After Carolyn Coston took her first Yoga class, she burst into tears. “This is not a real workout!” she thought. Coston, then in her 20s, had recovered from anorexia but was battling an exercise addiction.
“I was used to pounding the pavement and burning tons of calories,” said Coston, who had dropped 45 pounds at the height of her anorexia.
That was 30 years ago. Thousands of sun salutations later, the trim but healthy blonde is grateful for the way Yoga taught her to respect her body and helped her keep her anorexia and exercise addiction at bay.
Coston, who runs three West Coast eating disorder treatment centers that offer Yoga classes, believes Yoga can play a significant role in helping people recover from eating disorders.
At eating disorder treatment facilities like the Renfrew Center in Coconut Creek, Fla., and New York Presbyterian Hospital in White Plains, N.Y., gentle, meditative Yoga courses have become a staple. Across the country, Yoga studios offer workshops tailored to those battling eating disorders, addiction and low self-esteem.
Matthew Godino, a 33-year-old New York City [Integral] Yoga instructor, believes Yoga has been vital to his continuing recovery from anorexia.
“Yoga has given me the tools to meet life’s challenges more effectively,” said Godino, whose weight once plummeted to 88 pounds. “So instead of turning to food or to an addictive process like starving, I have a healthy alternative.”
In Godino’s case, Yoga helped assuage the anxiety that led to his anorexia. But most people with eating disorders turn to Yoga for another reason: to learn to accept their bodies.
Yoga instructors have long believed that Yoga can increase body satisfaction by switching the focus from what the body looks like to what it can achieve. At the same time, they say Yoga encourages people to be aware and forgiving of their physical limits. When eating disorder patients become more attuned to their bodies, experts say, they are more likely to treat them with the respect they deserve.
Few scientific studies have explored these claims. But a recent California study sheds light on Yoga’s ability to prevent eating disorders.
In a recent article in the journal Sexuality Research and Social Policy, Jennifer Daubenmier, a psychologist at the University of California in San Francisco, examined Yoga’s ability to reduce some people’s “self-objectification,” or their tendency to base self-worth on appearance.
“There is some evidence that poor awareness of one’s inner thoughts, feelings and body sensations has been linked to eating disorders,” Daubenmier said. “I had started Yoga classes myself and had taken classes in Buddhist psychology. I thought Yoga fostered a greater mind-body connection, an awareness of physical sensation in the body, and a greater ability to respond to those sensations appropriately.”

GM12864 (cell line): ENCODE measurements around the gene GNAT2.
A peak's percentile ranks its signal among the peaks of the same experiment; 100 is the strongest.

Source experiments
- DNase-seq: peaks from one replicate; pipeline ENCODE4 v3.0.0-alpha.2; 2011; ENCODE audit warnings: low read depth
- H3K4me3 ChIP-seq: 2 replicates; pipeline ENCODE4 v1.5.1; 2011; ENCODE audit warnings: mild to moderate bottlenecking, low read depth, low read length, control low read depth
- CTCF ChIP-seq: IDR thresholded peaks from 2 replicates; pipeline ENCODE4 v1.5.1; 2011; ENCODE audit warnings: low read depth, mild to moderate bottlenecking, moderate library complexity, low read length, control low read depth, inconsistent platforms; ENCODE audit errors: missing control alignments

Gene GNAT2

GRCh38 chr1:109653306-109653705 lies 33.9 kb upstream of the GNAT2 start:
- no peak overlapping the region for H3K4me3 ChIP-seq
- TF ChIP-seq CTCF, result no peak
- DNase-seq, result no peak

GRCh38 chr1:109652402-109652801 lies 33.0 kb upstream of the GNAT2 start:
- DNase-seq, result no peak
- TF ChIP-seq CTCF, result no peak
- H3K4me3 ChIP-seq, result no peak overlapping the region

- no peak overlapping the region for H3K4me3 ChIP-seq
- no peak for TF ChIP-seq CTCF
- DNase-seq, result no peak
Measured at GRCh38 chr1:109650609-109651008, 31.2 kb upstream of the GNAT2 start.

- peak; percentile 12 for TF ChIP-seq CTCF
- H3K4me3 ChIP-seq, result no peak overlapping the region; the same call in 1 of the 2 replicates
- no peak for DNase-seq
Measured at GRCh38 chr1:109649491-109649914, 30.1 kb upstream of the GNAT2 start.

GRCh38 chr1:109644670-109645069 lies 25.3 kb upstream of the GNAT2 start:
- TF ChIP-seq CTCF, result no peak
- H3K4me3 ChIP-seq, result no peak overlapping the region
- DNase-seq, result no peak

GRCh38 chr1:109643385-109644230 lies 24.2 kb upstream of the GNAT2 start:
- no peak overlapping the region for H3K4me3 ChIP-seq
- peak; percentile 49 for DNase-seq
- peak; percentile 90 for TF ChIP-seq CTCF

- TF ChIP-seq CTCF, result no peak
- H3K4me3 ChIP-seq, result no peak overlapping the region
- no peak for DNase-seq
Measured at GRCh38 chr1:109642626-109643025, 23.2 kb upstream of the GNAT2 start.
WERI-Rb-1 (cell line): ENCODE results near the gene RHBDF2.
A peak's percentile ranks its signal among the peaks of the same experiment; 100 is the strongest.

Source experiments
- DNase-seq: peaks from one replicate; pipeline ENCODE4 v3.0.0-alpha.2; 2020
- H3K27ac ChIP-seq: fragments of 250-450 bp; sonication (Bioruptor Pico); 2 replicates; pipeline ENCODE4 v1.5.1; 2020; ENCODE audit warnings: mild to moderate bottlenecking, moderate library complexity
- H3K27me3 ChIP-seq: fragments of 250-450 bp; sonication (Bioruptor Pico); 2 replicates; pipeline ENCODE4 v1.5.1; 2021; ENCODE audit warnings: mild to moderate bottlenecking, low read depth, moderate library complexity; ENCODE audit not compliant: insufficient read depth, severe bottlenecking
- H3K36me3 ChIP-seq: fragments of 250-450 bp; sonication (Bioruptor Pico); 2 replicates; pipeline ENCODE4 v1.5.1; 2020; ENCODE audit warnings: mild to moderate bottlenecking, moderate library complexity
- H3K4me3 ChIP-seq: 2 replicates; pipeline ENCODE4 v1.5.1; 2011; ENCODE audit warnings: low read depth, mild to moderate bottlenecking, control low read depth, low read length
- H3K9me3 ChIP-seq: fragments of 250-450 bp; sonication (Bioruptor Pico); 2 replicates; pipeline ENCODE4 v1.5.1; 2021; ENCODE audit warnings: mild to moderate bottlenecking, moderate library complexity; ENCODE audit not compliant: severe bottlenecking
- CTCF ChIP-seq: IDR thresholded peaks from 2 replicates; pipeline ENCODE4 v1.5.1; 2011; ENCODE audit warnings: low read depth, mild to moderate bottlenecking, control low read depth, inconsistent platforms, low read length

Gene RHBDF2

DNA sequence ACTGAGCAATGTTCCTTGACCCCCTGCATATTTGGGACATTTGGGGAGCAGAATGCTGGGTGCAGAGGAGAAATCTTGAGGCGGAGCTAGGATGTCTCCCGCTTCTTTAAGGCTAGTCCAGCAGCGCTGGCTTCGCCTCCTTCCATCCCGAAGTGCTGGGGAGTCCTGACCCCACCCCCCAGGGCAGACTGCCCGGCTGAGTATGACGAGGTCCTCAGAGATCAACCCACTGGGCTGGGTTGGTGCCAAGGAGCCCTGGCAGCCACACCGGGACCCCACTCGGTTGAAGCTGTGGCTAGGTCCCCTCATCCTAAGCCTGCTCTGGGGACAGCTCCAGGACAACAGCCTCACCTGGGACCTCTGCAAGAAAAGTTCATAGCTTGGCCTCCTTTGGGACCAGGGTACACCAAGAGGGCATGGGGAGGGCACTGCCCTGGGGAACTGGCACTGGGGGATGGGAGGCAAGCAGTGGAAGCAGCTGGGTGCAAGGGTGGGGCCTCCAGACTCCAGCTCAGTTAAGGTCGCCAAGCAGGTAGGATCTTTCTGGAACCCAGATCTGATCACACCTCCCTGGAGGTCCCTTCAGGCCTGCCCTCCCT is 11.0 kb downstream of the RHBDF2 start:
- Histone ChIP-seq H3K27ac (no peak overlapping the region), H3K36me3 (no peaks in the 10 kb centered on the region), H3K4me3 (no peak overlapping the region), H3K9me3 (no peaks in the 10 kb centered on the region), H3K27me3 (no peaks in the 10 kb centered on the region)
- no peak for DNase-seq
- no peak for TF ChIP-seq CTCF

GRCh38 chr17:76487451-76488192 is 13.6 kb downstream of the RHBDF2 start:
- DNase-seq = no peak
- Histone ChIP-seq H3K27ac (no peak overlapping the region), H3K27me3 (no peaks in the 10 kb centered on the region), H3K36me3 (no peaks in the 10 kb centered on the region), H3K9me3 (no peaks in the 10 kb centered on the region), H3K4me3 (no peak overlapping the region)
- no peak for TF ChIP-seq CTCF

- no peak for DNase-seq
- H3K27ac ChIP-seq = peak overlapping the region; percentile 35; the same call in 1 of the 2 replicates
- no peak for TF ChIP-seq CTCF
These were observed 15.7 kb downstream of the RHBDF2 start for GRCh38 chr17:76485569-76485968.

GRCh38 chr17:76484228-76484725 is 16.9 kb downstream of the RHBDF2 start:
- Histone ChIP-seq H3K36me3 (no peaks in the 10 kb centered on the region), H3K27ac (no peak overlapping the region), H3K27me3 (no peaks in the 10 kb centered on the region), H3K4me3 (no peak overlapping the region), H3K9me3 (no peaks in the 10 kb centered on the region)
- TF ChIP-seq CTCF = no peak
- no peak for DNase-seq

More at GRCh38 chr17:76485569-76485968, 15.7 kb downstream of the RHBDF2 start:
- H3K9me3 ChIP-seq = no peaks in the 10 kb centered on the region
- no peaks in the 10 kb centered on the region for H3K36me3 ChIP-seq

Daubenmier studied several female participants as they completed a Yoga teacher training course. By the end of the training program, the women reported less self-objectification than they did at the start.
Daubenmier’s findings are encouraging. However, she and other experts agree that eating disorder patients should be discerning about the kind of Yoga they choose to pursue.
If people aren’t careful, Yoga might trigger some of the obsessive compulsive behaviors associated with eating disorders. “We don’t want the aerobic aspect of Yoga to become another addiction,” Godino said. “The kind of Yoga that would work best would be a gentler style, something focused on breath work, relaxation and meditation.”
Experts also admit that finding the right kind of Yoga instructor is vital to the recovery process.
Adrienne Ressler, a body image specialist at the Renfrew Center, tells Yoga teachers never to make class too competitive. Many people with anorexia are perfectionists anyway, she explained, and frustration over incorrect posture could deter many from Yoga before they’ve given it a chance.
Instructors, Ressler added, should emphasize Yoga’s forgiving nature, and focus on poses that allow patients to explore their physical and psychological boundaries.
“A thing that’s really helpful about Yoga is that there are certain postures that emphasize what a patient needs to do in life,” Ressler said. “Bulimics need poses that emphasize containment, while someone with anorexia, she can benefit from some of the postures that emphasize opening up and being flexible.”
Yoga is rich with symbolism, Ressler explained, and teaching someone to be more flexible and open-minded about poses in class can often make it easier for them to embrace those same attitudes in life.
“It removes the patient away from a very adversarial relationship with the body,” Ressler said. “It helps them recognize how the body and mind work together. It’s ironic, as obsessed as these patients are with their bodies, they’re still living in their heads.”
Source: Written by Devon Haynie. E-mail: dah2115[at]columbia.edu. Reprinted from:jscms.jrn.columbia.edu